In a time of social distancing, Scott Riccio has had to forgo face time with his congressional leaders, but he still has found a way to have their ear.
Riccio, CEO and president of Northeast Charter & Tour Company, based in Lewiston, Maine — along with the six other operators in the state — has been able to set up a series of conference calls with elected leaders. He’s using this access to highlight some critical issues facing motorcoach operators with those who will be voting on the next stimulus package.
This week, the Senate and the House approved a $484 billion interim coronavirus aid bill that includes funding for the Payment Protection Program (PPP) and small business disaster assistance. President Donald Trump is expected to sign the bill.
Along with participating in the United Motorcoach Association’s letter campaign, Riccio and the others have organized meetings between a delegation of Maine charter bus owners and the state’s U.S. senators and representatives.
“We discussed how what’s going on in Maine is happening to 3,000 motorcoach companies and 36,000 motorcoaches that are sitting idle across the country,” said Riccio. “So, we certainly focused on our state, and then spread the word that it is an industry-wide concern.”
Town Hall session
So far, the delegation has met with U.S. Sens. Susan Collins and Angus King.
The group is made up of the state’s major bus companies, along with smaller companies that do school bus and wedding trolly operations. During the meetings, he was joined by leaders from VIP Tour & Charter Bus of Portland, Custom Coach and Limousine of Gorham, Cyr Bus Line in Old Town, and Concord Coach Lines, based in Concord, New Hampshire, with operations in Portland.
A scheduled 30-minute call with Collins was extended to an hour.
“The senator told her staffer to hold the next meeting that she had scheduled and kept our call going for over an hour, and really listened to what we had to say,” Riccio said.
Riccio, who had done his homework, knew to be careful during the conversation to avoid saying anything that might sound critical of the CARES Act, because Collins had been a proponent.
“We knew we were in some delicate waters there, professionally, and we’re very cognizant and appreciative of all the lawmakers’ efforts for the country,” Riccio said.
During the conversation, the delegation explained why the PPP wasn’t providing the relief needed for the industry. Requiring that 75% of the loan be spent on payroll-related costs is challenging for an industry that has an expensive fleet of vehicles.
Riccio explained to her that each new motorcoach costs about $500,000 and most Maine operators own between eight and 25 of them.
His message to leaders is that the stimulus, while good, isn’t funding the industry at the right levels.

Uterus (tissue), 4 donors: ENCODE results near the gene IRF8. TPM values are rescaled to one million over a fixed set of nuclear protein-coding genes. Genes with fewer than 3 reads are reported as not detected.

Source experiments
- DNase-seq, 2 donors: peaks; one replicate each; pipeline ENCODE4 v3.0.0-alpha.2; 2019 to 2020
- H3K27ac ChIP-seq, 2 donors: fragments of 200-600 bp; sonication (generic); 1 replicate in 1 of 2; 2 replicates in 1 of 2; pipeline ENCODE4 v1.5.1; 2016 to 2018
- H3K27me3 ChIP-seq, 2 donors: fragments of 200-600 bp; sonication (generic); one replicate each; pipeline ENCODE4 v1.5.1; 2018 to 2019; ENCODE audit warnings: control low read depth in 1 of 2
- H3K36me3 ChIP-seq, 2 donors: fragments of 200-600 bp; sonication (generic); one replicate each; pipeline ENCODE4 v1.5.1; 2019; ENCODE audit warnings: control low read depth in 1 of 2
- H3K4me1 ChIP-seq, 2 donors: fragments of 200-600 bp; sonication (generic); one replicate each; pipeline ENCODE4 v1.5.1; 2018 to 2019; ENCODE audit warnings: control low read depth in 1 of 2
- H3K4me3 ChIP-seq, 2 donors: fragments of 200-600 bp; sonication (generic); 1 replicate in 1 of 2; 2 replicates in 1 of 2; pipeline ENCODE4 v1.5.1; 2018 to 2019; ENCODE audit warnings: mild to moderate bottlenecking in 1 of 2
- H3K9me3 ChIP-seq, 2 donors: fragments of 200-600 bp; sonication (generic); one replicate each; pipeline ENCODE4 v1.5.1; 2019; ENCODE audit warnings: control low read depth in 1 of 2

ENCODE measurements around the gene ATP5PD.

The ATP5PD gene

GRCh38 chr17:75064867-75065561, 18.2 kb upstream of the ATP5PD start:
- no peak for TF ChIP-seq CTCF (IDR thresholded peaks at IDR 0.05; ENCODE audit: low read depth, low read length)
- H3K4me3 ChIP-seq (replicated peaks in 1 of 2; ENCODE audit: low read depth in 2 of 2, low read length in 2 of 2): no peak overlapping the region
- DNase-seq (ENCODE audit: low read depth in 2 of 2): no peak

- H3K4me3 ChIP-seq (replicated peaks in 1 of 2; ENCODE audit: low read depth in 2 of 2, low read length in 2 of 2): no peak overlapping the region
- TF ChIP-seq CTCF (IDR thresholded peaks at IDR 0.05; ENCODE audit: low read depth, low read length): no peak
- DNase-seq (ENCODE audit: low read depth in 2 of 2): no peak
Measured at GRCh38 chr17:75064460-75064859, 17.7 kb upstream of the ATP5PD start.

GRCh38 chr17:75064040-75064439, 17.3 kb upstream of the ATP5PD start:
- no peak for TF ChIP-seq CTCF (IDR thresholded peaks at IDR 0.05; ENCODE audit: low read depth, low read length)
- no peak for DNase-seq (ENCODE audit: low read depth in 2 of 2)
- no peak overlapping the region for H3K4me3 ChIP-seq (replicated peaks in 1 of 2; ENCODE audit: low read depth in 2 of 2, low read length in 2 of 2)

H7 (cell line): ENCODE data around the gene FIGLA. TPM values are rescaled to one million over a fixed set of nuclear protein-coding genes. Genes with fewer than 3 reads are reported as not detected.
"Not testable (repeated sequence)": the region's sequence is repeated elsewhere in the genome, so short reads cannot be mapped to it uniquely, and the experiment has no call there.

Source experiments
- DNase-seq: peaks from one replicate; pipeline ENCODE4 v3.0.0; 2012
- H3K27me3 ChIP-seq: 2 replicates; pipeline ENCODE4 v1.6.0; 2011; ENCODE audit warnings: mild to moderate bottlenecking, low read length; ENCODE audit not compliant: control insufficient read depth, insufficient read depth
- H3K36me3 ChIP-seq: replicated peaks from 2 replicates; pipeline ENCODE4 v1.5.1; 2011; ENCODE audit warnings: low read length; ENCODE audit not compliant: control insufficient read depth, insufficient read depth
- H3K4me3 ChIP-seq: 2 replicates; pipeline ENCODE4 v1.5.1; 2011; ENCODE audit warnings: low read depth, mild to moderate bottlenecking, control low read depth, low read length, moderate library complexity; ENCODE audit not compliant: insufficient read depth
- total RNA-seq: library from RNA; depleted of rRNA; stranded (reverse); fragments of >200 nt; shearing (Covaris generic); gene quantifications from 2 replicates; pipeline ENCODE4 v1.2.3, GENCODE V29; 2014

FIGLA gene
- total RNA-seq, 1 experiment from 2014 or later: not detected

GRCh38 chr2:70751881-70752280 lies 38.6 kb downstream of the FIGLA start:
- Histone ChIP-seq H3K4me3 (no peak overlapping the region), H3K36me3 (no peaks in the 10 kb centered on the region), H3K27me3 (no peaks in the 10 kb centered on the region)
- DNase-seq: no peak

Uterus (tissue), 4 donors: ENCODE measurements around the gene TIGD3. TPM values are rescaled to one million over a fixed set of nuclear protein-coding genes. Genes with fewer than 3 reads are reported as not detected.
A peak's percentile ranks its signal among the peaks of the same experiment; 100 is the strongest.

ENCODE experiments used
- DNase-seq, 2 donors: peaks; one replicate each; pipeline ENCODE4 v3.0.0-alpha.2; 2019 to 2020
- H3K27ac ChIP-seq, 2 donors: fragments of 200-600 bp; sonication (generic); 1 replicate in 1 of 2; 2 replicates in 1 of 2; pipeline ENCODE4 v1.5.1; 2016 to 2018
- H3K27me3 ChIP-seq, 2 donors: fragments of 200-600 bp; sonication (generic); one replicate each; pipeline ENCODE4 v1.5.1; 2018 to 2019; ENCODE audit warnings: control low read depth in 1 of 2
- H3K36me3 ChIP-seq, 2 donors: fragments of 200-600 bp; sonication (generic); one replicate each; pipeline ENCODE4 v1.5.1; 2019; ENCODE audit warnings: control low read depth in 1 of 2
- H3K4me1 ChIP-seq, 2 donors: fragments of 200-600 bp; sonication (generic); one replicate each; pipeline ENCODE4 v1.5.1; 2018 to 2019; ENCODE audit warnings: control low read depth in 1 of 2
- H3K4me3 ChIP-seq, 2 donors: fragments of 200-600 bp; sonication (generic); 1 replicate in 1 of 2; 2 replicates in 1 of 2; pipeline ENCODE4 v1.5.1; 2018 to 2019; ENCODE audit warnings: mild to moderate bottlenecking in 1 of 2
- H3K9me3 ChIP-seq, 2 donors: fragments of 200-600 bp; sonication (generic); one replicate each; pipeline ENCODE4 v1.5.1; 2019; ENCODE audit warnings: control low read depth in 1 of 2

“We’ve been talking about not necessarily a 50/50 split but certainly along those lines of reducing that 75% number to a percentage that would be more helpful to us,” Riccio said. “We do want to keep our employees off of unemployment, but we told them the PPP is just not designed to assist motorcoach companies across the country.”
He added that Maine companies are seeing cancellations well into June and July, and even dates in the fall. Those cancellations leave questions about what companies like his will do with employees when the eight weeks of PPP come to an end.
Going into the meeting, Riccio had a good relationship with Collins.
“The senator is familiar with the bus companies we have in the state of Maine. We’ve always supported her and kept her informed of our industry,” he said.
Points to consider
While Collins was aware of a lot of issues, the delegation educated her on several points that affect the motorcoach industry, including that Carnival Cruise Line had canceled fall visits for cruise ships into the Portland market, Disney theme parks will be shuttered through May and Broadway won’t open until June 7. Also, the city of Bar Harbor, gateway to Acadia National Park, isn’t allowing cruise ships until July 1.
“We wanted her to know how those things were affecting us, because there’s just no way that June 30 is a realistic date for us,” said Riccio, referencing the PPP cutoff date for financial support.
Since the initial call with Collins, the group had a call with King. The delegation’s plan is to speak with all Maine senators and representatives individually via conference calls while they are in their districts during the COVID-19 lockdown. U.S. Reps. Jared Golden and Shelly Pingree have also agreed to take calls with the group.
“We’re hoping for the one-on-ones, and then staying in touch with them through their staffers and continuing to update them on a regular basis,” Riccio said.
Join UMA for the next online Town Hall meeting this Thursday at 2 p.m. ET on the Zoom platform to discuss the most current issues that matter to operators.